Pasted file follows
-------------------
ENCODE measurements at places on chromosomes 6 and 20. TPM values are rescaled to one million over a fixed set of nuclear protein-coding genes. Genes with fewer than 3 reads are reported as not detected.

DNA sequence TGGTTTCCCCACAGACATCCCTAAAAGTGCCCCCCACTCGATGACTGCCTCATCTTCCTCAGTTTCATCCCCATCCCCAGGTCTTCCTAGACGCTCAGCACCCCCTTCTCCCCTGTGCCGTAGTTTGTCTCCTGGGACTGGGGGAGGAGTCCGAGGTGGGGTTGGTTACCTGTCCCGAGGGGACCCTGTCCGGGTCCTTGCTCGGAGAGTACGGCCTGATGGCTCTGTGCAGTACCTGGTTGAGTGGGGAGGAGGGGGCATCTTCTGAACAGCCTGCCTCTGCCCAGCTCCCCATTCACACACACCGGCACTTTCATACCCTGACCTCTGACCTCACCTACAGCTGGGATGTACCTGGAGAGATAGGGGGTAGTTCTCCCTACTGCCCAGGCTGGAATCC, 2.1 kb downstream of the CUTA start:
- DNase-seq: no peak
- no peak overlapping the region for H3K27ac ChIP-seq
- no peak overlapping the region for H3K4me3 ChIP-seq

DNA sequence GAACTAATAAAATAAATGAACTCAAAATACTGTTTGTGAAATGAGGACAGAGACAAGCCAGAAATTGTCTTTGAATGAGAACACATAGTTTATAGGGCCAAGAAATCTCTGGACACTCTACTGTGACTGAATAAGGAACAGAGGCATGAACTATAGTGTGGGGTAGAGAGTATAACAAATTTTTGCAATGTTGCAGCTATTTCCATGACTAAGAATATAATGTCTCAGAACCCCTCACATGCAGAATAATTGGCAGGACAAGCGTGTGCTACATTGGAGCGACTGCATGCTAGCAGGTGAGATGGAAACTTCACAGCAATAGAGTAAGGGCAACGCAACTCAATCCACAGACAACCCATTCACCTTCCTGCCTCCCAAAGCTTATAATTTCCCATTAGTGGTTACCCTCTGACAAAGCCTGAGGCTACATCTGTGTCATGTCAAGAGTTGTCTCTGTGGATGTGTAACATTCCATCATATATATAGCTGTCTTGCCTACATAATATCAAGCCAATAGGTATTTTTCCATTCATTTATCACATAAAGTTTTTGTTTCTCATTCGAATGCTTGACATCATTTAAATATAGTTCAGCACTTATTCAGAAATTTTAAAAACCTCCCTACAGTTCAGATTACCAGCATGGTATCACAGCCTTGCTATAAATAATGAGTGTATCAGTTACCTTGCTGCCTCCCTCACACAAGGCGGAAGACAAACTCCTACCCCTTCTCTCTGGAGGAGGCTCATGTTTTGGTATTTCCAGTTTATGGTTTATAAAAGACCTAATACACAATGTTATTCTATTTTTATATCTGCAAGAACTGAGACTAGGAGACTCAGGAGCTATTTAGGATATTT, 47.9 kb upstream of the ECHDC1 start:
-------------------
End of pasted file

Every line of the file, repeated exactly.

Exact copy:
ENCODE measurements at places on chromosomes 6 and 20. TPM values are rescaled to one million over a fixed set of nuclear protein-coding genes. Genes with fewer than 3 reads are reported as not detected.

DNA sequence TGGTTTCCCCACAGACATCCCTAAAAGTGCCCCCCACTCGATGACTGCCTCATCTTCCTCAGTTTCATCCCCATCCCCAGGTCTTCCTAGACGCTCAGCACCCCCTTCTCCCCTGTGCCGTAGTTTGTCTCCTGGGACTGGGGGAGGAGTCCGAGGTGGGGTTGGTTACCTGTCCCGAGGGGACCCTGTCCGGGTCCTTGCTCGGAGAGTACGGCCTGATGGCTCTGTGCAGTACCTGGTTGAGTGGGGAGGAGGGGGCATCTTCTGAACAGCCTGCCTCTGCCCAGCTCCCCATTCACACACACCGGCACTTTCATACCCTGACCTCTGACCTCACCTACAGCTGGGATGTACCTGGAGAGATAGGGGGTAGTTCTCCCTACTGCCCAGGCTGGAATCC, 2.1 kb downstream of the CUTA start:
- DNase-seq: no peak
- no peak overlapping the region for H3K27ac ChIP-seq
- no peak overlapping the region for H3K4me3 ChIP-seq

DNA sequence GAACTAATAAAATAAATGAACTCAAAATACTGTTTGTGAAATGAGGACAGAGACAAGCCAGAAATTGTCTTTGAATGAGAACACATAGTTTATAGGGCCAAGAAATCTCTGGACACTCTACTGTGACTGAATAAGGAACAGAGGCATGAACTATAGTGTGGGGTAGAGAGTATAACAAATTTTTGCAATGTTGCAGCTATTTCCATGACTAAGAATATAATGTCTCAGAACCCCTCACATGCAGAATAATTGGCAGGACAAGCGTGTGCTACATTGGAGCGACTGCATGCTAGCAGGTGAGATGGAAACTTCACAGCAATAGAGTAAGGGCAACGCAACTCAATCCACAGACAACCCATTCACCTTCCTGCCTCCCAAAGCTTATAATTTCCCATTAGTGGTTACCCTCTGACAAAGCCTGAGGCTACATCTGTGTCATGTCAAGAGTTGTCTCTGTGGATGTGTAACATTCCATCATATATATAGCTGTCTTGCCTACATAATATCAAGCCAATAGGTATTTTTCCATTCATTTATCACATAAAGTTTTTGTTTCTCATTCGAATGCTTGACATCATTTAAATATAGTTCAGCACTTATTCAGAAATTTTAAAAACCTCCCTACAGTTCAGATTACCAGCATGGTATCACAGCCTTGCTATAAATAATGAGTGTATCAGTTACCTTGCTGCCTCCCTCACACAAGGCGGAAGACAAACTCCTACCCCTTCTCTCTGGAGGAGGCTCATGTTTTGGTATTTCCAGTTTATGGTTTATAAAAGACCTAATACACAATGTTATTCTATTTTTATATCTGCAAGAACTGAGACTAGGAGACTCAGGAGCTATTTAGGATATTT, 47.9 kb upstream of the ECHDC1 start: